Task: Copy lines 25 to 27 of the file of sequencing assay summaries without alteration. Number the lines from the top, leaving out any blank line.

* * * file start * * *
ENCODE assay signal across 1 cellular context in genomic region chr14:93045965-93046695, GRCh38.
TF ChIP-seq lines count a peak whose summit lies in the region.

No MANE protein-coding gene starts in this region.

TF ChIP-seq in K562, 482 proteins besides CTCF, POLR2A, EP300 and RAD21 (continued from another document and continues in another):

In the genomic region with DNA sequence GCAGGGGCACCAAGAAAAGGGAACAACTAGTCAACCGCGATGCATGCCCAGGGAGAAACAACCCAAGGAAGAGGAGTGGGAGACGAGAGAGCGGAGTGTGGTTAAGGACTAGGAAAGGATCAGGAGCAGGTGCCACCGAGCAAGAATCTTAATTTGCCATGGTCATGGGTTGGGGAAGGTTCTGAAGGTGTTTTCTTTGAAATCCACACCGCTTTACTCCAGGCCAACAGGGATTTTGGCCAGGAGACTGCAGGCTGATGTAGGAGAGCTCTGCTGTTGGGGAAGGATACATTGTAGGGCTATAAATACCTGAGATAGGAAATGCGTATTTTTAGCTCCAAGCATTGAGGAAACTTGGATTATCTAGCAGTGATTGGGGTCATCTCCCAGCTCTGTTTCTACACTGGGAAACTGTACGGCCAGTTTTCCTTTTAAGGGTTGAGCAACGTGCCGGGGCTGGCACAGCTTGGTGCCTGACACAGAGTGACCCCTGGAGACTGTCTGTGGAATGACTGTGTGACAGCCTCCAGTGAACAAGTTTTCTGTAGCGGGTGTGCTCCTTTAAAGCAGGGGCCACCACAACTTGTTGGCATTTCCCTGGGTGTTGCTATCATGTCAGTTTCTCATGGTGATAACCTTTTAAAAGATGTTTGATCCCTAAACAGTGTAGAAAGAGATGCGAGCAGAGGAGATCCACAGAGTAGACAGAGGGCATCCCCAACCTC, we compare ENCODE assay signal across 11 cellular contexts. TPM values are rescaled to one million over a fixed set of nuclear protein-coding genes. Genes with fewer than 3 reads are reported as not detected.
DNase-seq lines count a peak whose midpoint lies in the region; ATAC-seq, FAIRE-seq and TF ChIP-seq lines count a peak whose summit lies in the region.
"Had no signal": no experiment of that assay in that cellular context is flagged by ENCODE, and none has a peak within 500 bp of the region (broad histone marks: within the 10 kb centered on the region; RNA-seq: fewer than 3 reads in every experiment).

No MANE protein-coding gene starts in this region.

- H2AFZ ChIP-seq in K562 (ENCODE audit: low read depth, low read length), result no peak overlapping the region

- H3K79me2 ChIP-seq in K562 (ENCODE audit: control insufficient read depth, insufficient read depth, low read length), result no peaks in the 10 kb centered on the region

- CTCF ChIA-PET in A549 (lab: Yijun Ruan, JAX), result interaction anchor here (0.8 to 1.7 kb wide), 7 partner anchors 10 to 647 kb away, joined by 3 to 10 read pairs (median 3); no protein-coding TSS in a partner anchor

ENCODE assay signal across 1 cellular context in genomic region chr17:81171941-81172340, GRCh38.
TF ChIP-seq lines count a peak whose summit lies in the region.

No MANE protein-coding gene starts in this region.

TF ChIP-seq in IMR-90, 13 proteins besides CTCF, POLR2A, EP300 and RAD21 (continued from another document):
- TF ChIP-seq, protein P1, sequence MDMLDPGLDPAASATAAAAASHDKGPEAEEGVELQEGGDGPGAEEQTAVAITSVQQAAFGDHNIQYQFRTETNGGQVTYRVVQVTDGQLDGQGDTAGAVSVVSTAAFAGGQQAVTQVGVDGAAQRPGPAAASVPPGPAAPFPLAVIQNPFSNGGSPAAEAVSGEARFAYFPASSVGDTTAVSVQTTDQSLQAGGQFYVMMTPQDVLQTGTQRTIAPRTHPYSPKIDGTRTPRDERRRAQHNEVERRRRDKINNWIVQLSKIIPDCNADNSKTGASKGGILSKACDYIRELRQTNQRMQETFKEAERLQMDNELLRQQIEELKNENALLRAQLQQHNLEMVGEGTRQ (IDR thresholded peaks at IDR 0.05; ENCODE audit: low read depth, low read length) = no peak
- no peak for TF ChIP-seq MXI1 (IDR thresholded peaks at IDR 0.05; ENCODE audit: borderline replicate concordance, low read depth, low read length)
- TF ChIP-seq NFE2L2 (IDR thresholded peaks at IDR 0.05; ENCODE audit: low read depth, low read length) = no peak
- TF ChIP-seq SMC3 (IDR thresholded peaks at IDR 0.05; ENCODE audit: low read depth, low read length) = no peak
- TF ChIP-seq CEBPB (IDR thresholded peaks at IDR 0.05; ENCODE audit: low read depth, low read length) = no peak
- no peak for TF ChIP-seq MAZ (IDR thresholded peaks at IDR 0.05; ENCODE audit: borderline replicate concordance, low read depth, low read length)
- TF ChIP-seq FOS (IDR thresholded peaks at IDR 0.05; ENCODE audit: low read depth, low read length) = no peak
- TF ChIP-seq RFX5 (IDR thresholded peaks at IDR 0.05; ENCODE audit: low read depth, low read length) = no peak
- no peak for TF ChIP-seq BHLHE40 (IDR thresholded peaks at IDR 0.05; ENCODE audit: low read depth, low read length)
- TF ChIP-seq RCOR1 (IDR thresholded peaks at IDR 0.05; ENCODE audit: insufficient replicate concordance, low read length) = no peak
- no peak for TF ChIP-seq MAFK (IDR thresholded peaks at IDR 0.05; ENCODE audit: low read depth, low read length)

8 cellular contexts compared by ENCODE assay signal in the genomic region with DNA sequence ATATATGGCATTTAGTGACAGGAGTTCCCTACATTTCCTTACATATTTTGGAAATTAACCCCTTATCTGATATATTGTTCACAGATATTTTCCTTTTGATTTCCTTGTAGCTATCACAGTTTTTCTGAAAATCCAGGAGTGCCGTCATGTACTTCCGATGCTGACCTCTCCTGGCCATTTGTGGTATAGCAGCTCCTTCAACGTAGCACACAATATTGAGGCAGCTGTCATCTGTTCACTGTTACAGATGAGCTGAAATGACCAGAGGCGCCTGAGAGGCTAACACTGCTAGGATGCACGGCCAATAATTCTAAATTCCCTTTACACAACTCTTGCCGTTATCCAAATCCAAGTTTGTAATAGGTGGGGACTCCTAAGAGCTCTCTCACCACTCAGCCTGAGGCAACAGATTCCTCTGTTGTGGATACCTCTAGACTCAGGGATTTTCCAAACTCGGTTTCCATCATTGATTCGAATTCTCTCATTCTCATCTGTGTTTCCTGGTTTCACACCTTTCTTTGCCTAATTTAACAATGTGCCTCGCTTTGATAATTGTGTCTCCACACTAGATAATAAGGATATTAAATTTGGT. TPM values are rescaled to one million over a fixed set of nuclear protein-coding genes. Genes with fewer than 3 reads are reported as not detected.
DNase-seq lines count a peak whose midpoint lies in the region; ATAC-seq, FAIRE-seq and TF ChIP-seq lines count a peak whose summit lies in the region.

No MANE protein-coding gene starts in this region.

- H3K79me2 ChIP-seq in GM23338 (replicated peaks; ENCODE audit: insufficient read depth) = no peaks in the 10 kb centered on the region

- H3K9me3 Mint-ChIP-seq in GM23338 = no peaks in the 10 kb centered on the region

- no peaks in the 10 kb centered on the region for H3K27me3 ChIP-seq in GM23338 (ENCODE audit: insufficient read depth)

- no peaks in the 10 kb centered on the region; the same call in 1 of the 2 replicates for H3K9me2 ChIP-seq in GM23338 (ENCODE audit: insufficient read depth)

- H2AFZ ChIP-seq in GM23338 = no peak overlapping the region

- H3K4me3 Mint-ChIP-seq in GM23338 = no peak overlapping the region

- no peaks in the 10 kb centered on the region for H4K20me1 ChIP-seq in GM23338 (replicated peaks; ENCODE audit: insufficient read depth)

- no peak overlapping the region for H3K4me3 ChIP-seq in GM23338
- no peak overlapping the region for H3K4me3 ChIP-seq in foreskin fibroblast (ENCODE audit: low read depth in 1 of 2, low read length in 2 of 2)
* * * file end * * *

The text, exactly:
- TF ChIP-seq RCOR1 (IDR thresholded peaks at IDR 0.05; ENCODE audit: insufficient replicate concordance, low read length) = no peak
- no peak for TF ChIP-seq MAFK (IDR thresholded peaks at IDR 0.05; ENCODE audit: low read depth, low read length)

8 cellular contexts compared by ENCODE assay signal in the genomic region with DNA sequence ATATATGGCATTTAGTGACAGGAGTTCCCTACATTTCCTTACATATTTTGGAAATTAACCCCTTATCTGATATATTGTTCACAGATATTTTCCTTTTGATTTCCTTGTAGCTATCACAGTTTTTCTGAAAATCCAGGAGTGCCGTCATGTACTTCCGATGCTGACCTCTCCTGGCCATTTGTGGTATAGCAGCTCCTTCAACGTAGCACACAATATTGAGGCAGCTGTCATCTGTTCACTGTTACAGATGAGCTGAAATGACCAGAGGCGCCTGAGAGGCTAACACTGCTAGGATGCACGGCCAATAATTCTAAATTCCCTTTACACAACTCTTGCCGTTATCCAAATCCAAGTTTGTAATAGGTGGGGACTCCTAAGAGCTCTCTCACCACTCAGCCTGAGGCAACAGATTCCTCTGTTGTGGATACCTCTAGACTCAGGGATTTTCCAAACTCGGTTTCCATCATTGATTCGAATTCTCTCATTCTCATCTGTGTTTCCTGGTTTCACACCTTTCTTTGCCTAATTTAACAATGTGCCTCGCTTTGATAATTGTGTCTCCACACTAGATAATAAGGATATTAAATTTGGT. TPM values are rescaled to one million over a fixed set of nuclear protein-coding genes. Genes with fewer than 3 reads are reported as not detected.